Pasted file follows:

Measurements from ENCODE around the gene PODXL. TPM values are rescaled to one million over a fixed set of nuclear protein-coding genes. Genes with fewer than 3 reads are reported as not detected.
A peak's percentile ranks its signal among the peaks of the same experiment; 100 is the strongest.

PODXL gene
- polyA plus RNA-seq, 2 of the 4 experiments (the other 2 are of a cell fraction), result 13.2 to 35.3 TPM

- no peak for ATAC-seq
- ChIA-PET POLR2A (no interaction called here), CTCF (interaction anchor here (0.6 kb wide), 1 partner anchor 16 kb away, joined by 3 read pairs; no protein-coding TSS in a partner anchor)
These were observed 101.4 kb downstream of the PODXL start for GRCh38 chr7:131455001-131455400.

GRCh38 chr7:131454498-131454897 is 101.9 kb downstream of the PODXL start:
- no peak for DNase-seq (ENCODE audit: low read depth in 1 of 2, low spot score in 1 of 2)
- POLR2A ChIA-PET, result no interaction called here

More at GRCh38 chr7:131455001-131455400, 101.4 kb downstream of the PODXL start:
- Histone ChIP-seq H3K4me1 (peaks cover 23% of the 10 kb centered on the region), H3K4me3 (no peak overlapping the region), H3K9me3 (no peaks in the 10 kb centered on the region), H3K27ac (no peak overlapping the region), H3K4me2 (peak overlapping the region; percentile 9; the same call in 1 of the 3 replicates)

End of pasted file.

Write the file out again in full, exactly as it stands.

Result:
Measurements from ENCODE around the gene PODXL. TPM values are rescaled to one million over a fixed set of nuclear protein-coding genes. Genes with fewer than 3 reads are reported as not detected.
A peak's percentile ranks its signal among the peaks of the same experiment; 100 is the strongest.

PODXL gene
- polyA plus RNA-seq, 2 of the 4 experiments (the other 2 are of a cell fraction), result 13.2 to 35.3 TPM

- no peak for ATAC-seq
- ChIA-PET POLR2A (no interaction called here), CTCF (interaction anchor here (0.6 kb wide), 1 partner anchor 16 kb away, joined by 3 read pairs; no protein-coding TSS in a partner anchor)
These were observed 101.4 kb downstream of the PODXL start for GRCh38 chr7:131455001-131455400.

GRCh38 chr7:131454498-131454897 is 101.9 kb downstream of the PODXL start:
- no peak for DNase-seq (ENCODE audit: low read depth in 1 of 2, low spot score in 1 of 2)
- POLR2A ChIA-PET, result no interaction called here

More at GRCh38 chr7:131455001-131455400, 101.4 kb downstream of the PODXL start:
- Histone ChIP-seq H3K4me1 (peaks cover 23% of the 10 kb centered on the region), H3K4me3 (no peak overlapping the region), H3K9me3 (no peaks in the 10 kb centered on the region), H3K27ac (no peak overlapping the region), H3K4me2 (peak overlapping the region; percentile 9; the same call in 1 of the 3 replicates)